Yes, Babylon 5 is the best sci-fi show ever produced, and seasons 2/3/4 were the best of the best. But then came season 5 which feels like two different shows: both lousy and great. SEASON 5 FIRST HALF (LOUSY): Boring.Not interesting. The first half equals season 1 in poor story quality. Strange. And yet... SEASON 5 SECOND HALF (GREAT): The Shadows are gone, but their allys are still here, and the new Interstellar Alliance (Babylon 5) steps in to stop the fighting. The second half equals seasons 2/3/4 in brilliance, character development, and pathos. A great ending to a great series.

And then we have... THE GRAND FINALE TO THE NOVEL FOR TV: Set 20 years in the future, this single episode will bring tears to your eyes, because it shows the death of the hero: President Sheridan. As series creator J.Michael Straczynski wrote:

"The sad truth is that we die. That is not a happy ending, not a sad ending, simply a fact. The question is what we accomplish during the days and months and years preceding; do we leave the world a better place or a worse place? If we have left the world around us a better place, as these characters did, then it's a happy ending. - - - - - Ultimately, for me, the end of B5 is neither a sad ending nor a happy ending; I'd say it was a graceful ending, a dignified ending, an ending that said individuals can effect profound change, if they are willing to put their own lives and happiness on the line; not happy, not sad, but a testament to the idea that you have used your time here well." Well said Mr. Straczynski, and thank you for creating this wonderful show. Like a classic novel, Babylon 5 reaches beyond mere entertainment. Thank you.
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VINE VOICEon January 23, 2004
I'm not sure where Aborted 5th Season got their info but there never was a 6th or subsequent season(s) planed for this story. JMS had always said it was a 5 year story and 5 years we did finnaly get thanks to TNT. Yes they(TNT) blew it with the next series Crusade but season 5 was ALWAYS the final season of this story arch.
And an excellent finale it was Londo/Peter Jurasik shines in this season as does G'Kar/Andreas Katsulas. Yes Claudia was gone, but it was her choice so there's not much that could be done and Traci Scoggins does an interesting turn as the new Captain. I was never a fan of her before this but in one brief season she managed to give some of her best work IMHO.
I really enjoyed this season and was sad to see such an amazing show end but better to go out when it was still fresh and fabulous than to drag on into stale plots and unoriginality.
Babylon 5 was, and still is, the very best Sci-fi ever written for TV.
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on March 11, 2004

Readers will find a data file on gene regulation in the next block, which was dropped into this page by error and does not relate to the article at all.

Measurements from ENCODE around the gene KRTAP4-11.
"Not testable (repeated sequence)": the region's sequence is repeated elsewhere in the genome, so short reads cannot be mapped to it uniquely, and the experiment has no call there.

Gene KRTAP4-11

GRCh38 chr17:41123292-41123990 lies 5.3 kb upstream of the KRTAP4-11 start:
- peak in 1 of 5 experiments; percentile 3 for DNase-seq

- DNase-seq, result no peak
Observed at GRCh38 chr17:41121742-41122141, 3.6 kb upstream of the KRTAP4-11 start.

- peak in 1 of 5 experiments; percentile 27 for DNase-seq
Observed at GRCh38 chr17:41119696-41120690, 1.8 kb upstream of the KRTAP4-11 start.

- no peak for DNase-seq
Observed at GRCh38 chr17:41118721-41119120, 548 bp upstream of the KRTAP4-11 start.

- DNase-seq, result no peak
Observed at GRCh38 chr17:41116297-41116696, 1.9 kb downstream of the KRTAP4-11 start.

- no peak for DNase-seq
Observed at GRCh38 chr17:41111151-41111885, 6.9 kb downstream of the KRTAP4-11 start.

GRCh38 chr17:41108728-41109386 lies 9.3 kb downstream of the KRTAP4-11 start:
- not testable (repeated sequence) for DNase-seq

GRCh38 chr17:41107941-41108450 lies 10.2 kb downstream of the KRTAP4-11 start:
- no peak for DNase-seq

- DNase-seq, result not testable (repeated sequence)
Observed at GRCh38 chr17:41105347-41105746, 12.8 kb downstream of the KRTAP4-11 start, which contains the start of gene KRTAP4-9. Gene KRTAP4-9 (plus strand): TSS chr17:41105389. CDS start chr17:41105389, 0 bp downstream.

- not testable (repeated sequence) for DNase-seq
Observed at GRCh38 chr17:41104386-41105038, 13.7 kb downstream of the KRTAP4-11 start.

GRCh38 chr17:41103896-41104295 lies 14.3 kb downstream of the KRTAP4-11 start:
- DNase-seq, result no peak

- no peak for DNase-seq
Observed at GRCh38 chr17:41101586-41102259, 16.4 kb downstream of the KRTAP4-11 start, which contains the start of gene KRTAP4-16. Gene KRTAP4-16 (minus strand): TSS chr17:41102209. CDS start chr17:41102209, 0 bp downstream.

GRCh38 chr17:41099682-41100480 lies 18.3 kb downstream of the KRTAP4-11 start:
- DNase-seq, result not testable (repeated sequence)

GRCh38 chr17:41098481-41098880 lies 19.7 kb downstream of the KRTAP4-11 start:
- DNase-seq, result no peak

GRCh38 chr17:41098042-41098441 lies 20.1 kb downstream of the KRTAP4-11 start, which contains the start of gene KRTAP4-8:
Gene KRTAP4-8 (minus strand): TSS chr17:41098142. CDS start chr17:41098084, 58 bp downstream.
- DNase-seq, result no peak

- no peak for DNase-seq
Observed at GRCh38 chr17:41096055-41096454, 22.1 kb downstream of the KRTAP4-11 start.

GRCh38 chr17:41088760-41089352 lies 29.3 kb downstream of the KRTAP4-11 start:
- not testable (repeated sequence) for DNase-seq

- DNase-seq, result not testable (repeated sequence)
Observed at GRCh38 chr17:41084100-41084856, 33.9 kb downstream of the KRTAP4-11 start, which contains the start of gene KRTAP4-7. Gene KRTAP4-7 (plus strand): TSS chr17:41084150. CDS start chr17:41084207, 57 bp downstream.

After a rushed 4th season, the 5th season find itself exploring more topics than had originally been intended. Still, it remains true to the ideals and principles of the series.
Seasons 3 & 4 of the epic show were very fast paced and action driven. This final season is paced, and finds the characters facing the consequences of their actions from previous seasons.
For SciFi fans, it just does not get better than B5. It's writing is far above par and has been called "The Best SciFi Series Ever" for good reason. I would highly recommend season 5 to anyone who wants to see the whole B5 story.
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on November 12, 2004
I think that I would have rated it at 3 stars, except that the finale, Sleeping in Light is perfect both as an individual episode and as the epilogue for this whole gigantic, epic, series. The sense at the beginning of this season though was a lack of balance and focus. The abrupt resurrection of the series from its premature demise in Season 4, threw off much of the series' established dynamic, and like the fledging alliance, left the series on tottering feet. So they lurched and stumbled about for most of the season, only occasionally hitting the confident stride (okay I am pushing the metaphor a bit much), of previous seasons.

In particular the Londo and G'Kar arc continues to delight as they enter into a new stage in their love - hate (okay... mainly hate - hate, with a bit of ambivalence and some lothario bonding)relationship, that results in G'Kar acting as Londo's bodyguard on Centauri Prime. It is wonderful how these two characters have grown since we were first introduced to them.

The telepath subplot that extended threough the first half of the season had some intriguing moments, but was ultimately poorly executed, acted and resolved (with exception of Koenig's Alfred Bester character who is always wonderfully malicious and entertaining). The same could be said for Garribaldi's decline this season, which offered intriguing possibilities, but really didn't deliver. Also Captain Lochley, Ivonova's replacement, just was not as entertaining as her prickly, irascible and frankly paranoid predecessor.

As a final note the element that I missed most in Season 5 was the relationship between Sheridan and Delenn. In previous seasons these characters came to life in each others presence, with a palpable chemistry. I supposed that given the demands the characters were facing within the season a cooling of their passion is to be expected, but made them far less compelling to watch. One of the wonderful things about Sleeping in Light as a coda for the series is that it brought back the romance between these two iconic figures.
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on April 23, 2004
This entire saga is first rate, definitely one of the best TV series ever. And the ending, especially the tragic,haunting and yet hopeful epilogue "Sleeping in Light," is everything anyone could ask for. If you like stories about war, politics, wonder, love, heartbreak, courage, betrayal and compassion, this story is for you. If you aren't afraid of dreams and reaching for the stars, this story is for you. If you think one person can't make a differnce, this story is for you.For all of us surely can, and the only way not to make a difference is not to try. If there is one television show of the late 20th century that is remembered in a hundred years, this may very well be it. Not to be missed.